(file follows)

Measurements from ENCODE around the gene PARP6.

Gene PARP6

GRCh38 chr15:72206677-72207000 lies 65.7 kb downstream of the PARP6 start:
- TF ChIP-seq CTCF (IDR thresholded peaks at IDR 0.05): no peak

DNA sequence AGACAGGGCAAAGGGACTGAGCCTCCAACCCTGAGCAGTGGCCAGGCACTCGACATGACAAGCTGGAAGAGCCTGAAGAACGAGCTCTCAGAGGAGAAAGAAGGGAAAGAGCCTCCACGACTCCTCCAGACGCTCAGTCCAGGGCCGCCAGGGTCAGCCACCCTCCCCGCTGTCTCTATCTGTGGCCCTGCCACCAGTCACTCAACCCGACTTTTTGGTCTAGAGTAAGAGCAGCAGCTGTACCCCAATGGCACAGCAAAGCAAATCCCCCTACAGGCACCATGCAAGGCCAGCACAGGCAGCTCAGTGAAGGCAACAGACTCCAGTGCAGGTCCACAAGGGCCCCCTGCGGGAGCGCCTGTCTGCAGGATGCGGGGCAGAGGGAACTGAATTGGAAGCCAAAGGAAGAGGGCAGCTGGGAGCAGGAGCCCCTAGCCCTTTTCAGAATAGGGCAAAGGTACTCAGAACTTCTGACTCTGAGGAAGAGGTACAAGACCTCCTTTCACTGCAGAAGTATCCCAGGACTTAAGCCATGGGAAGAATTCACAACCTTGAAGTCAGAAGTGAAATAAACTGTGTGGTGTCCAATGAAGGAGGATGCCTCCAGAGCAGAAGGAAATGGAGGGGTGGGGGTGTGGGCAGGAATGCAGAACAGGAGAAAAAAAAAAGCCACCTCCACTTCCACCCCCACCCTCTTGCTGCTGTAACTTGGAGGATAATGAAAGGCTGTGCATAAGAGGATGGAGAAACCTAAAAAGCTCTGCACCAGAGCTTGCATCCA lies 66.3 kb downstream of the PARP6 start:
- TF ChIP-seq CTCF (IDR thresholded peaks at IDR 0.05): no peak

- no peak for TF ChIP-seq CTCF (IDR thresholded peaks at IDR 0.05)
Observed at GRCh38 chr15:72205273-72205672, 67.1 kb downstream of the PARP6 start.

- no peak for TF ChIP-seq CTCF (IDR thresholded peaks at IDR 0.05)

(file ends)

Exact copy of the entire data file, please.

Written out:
Measurements from ENCODE around the gene PARP6.

Gene PARP6

GRCh38 chr15:72206677-72207000 lies 65.7 kb downstream of the PARP6 start:
- TF ChIP-seq CTCF (IDR thresholded peaks at IDR 0.05): no peak

DNA sequence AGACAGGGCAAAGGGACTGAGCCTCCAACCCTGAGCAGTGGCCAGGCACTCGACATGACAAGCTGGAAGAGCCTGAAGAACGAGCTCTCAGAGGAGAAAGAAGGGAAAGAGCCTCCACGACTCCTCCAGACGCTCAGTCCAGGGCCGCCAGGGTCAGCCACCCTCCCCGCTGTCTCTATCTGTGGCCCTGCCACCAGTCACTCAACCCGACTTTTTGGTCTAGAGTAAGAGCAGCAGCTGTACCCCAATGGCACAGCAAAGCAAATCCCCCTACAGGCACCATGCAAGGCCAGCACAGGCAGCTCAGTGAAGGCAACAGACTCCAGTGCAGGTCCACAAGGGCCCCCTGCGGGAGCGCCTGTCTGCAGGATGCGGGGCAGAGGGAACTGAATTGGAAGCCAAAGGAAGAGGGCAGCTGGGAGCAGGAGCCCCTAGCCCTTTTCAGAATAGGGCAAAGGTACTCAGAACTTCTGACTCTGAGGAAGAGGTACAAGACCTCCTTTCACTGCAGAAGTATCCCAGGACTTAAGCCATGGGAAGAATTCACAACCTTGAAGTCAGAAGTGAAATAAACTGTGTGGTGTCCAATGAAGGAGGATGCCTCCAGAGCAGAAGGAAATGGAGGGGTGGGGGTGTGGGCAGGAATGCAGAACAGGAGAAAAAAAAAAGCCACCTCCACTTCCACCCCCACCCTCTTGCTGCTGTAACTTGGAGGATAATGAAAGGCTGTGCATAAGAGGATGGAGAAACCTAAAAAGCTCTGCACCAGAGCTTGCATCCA lies 66.3 kb downstream of the PARP6 start:
- TF ChIP-seq CTCF (IDR thresholded peaks at IDR 0.05): no peak

- no peak for TF ChIP-seq CTCF (IDR thresholded peaks at IDR 0.05)
Observed at GRCh38 chr15:72205273-72205672, 67.1 kb downstream of the PARP6 start.

- no peak for TF ChIP-seq CTCF (IDR thresholded peaks at IDR 0.05)